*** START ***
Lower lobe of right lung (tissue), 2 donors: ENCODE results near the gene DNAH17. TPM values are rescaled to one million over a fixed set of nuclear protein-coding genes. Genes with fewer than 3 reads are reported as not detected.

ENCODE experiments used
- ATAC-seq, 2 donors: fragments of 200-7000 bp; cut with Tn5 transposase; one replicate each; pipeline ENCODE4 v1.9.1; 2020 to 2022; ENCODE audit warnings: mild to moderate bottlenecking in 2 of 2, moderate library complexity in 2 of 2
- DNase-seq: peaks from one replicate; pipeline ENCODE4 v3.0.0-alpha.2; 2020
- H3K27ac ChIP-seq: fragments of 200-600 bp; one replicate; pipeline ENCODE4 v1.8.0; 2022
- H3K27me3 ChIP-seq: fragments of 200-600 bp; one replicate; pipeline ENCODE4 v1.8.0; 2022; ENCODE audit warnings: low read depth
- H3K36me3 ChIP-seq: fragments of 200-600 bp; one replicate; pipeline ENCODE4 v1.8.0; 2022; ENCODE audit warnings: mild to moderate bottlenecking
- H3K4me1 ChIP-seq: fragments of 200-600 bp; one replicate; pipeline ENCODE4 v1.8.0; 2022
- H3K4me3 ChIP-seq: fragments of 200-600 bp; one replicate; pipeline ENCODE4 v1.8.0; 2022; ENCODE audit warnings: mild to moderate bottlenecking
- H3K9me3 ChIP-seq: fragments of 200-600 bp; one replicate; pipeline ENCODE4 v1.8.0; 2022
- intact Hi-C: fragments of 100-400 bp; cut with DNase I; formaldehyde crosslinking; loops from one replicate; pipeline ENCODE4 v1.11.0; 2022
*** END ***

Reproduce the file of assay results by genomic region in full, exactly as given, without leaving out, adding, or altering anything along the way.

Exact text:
Lower lobe of right lung (tissue), 2 donors: ENCODE results near the gene DNAH17. TPM values are rescaled to one million over a fixed set of nuclear protein-coding genes. Genes with fewer than 3 reads are reported as not detected.

ENCODE experiments used
- ATAC-seq, 2 donors: fragments of 200-7000 bp; cut with Tn5 transposase; one replicate each; pipeline ENCODE4 v1.9.1; 2020 to 2022; ENCODE audit warnings: mild to moderate bottlenecking in 2 of 2, moderate library complexity in 2 of 2
- DNase-seq: peaks from one replicate; pipeline ENCODE4 v3.0.0-alpha.2; 2020
- H3K27ac ChIP-seq: fragments of 200-600 bp; one replicate; pipeline ENCODE4 v1.8.0; 2022
- H3K27me3 ChIP-seq: fragments of 200-600 bp; one replicate; pipeline ENCODE4 v1.8.0; 2022; ENCODE audit warnings: low read depth
- H3K36me3 ChIP-seq: fragments of 200-600 bp; one replicate; pipeline ENCODE4 v1.8.0; 2022; ENCODE audit warnings: mild to moderate bottlenecking
- H3K4me1 ChIP-seq: fragments of 200-600 bp; one replicate; pipeline ENCODE4 v1.8.0; 2022
- H3K4me3 ChIP-seq: fragments of 200-600 bp; one replicate; pipeline ENCODE4 v1.8.0; 2022; ENCODE audit warnings: mild to moderate bottlenecking
- H3K9me3 ChIP-seq: fragments of 200-600 bp; one replicate; pipeline ENCODE4 v1.8.0; 2022
- intact Hi-C: fragments of 100-400 bp; cut with DNase I; formaldehyde crosslinking; loops from one replicate; pipeline ENCODE4 v1.11.0; 2022